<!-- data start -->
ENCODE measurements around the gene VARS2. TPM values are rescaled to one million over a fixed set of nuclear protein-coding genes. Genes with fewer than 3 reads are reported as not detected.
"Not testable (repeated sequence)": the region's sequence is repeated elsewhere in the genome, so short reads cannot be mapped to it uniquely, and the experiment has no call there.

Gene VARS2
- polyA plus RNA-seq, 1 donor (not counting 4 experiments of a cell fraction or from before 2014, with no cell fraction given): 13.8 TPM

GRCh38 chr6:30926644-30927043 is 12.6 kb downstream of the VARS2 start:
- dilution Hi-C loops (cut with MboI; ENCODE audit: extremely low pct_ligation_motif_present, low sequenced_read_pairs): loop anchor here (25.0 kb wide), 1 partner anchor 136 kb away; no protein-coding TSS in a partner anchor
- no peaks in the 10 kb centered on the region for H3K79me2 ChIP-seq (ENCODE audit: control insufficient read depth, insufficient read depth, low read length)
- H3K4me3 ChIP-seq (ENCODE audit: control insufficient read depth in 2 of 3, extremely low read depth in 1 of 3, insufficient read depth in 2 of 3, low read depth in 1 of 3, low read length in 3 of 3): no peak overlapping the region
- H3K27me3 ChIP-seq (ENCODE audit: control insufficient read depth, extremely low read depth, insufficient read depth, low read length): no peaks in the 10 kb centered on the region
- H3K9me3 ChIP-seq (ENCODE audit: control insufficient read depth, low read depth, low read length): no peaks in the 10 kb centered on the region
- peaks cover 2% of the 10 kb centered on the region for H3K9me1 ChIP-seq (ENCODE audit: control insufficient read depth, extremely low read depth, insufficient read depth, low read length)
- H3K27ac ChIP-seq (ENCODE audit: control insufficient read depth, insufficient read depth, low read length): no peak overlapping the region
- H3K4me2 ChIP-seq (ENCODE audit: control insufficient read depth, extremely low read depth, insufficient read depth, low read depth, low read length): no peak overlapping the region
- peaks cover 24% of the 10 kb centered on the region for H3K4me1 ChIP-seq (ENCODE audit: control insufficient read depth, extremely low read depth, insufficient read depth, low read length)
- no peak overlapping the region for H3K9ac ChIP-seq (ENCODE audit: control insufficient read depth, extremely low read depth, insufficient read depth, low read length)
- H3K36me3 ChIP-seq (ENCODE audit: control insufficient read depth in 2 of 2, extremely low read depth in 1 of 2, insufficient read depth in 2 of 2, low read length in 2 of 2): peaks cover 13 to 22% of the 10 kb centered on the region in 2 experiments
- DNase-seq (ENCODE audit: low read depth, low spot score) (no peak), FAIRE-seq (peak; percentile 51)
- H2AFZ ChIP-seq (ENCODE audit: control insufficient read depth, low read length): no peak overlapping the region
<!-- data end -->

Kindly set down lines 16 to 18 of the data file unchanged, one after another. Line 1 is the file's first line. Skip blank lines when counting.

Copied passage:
- H3K36me3 ChIP-seq (ENCODE audit: control insufficient read depth in 2 of 2, extremely low read depth in 1 of 2, insufficient read depth in 2 of 2, low read length in 2 of 2): peaks cover 13 to 22% of the 10 kb centered on the region in 2 experiments
- DNase-seq (ENCODE audit: low read depth, low spot score) (no peak), FAIRE-seq (peak; percentile 51)
- H2AFZ ChIP-seq (ENCODE audit: control insufficient read depth, low read length): no peak overlapping the region